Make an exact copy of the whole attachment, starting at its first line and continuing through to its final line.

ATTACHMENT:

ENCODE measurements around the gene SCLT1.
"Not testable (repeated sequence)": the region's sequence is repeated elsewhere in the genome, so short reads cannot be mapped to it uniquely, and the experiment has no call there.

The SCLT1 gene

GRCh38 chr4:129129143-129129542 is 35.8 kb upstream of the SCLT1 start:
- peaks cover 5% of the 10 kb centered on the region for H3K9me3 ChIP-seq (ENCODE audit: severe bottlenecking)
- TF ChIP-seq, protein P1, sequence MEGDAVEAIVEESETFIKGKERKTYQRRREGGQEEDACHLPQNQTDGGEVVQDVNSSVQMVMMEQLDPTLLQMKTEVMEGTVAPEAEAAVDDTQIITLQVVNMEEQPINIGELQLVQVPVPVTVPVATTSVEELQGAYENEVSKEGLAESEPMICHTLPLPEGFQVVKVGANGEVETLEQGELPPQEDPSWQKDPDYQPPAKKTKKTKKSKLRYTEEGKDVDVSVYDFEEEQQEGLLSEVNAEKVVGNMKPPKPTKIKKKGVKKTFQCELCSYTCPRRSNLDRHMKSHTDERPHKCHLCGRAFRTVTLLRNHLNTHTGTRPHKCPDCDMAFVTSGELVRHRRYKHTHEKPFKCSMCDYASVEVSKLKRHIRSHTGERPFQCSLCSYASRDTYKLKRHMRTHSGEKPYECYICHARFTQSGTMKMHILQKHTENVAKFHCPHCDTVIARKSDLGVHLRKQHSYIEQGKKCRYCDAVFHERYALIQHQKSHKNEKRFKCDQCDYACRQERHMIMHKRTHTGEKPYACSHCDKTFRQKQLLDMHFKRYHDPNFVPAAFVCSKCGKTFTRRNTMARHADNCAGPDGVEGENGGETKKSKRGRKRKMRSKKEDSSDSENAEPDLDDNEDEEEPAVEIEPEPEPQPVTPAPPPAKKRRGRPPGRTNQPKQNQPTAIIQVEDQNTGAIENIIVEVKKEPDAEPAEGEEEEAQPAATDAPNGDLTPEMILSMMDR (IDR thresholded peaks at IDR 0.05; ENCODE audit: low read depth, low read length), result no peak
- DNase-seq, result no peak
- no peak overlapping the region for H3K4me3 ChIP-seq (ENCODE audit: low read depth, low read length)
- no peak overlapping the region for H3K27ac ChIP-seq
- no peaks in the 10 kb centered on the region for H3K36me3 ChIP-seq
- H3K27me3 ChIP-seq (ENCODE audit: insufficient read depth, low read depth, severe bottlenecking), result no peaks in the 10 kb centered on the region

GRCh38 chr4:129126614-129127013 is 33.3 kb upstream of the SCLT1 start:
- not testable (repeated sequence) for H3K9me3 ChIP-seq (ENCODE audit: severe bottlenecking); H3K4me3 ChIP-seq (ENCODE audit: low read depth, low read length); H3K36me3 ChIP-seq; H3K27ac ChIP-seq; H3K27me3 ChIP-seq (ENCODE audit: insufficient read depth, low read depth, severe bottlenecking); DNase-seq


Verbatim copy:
ENCODE measurements around the gene SCLT1.
"Not testable (repeated sequence)": the region's sequence is repeated elsewhere in the genome, so short reads cannot be mapped to it uniquely, and the experiment has no call there.

The SCLT1 gene

GRCh38 chr4:129129143-129129542 is 35.8 kb upstream of the SCLT1 start:
- peaks cover 5% of the 10 kb centered on the region for H3K9me3 ChIP-seq (ENCODE audit: severe bottlenecking)
- TF ChIP-seq, protein P1, sequence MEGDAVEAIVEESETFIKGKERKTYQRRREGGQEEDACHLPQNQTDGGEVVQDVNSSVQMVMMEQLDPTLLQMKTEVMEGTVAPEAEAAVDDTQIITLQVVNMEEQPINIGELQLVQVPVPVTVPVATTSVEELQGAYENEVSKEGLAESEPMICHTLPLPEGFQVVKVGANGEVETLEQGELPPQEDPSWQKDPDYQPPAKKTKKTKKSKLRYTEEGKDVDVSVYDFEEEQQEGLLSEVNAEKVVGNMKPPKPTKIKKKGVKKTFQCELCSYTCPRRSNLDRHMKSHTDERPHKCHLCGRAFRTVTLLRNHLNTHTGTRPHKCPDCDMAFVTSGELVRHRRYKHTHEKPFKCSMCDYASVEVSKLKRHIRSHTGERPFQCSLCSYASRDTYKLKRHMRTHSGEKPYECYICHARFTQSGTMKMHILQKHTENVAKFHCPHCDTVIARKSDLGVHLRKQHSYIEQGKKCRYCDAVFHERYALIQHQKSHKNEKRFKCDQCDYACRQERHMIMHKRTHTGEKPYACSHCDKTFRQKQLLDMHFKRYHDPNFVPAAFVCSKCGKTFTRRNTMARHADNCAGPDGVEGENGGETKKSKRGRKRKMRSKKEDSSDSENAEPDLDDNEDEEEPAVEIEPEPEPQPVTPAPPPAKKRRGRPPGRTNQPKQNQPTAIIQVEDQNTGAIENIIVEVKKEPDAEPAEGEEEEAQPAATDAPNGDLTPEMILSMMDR (IDR thresholded peaks at IDR 0.05; ENCODE audit: low read depth, low read length), result no peak
- DNase-seq, result no peak
- no peak overlapping the region for H3K4me3 ChIP-seq (ENCODE audit: low read depth, low read length)
- no peak overlapping the region for H3K27ac ChIP-seq
- no peaks in the 10 kb centered on the region for H3K36me3 ChIP-seq
- H3K27me3 ChIP-seq (ENCODE audit: insufficient read depth, low read depth, severe bottlenecking), result no peaks in the 10 kb centered on the region

GRCh38 chr4:129126614-129127013 is 33.3 kb upstream of the SCLT1 start:
- not testable (repeated sequence) for H3K9me3 ChIP-seq (ENCODE audit: severe bottlenecking); H3K4me3 ChIP-seq (ENCODE audit: low read depth, low read length); H3K36me3 ChIP-seq; H3K27ac ChIP-seq; H3K27me3 ChIP-seq (ENCODE audit: insufficient read depth, low read depth, severe bottlenecking); DNase-seq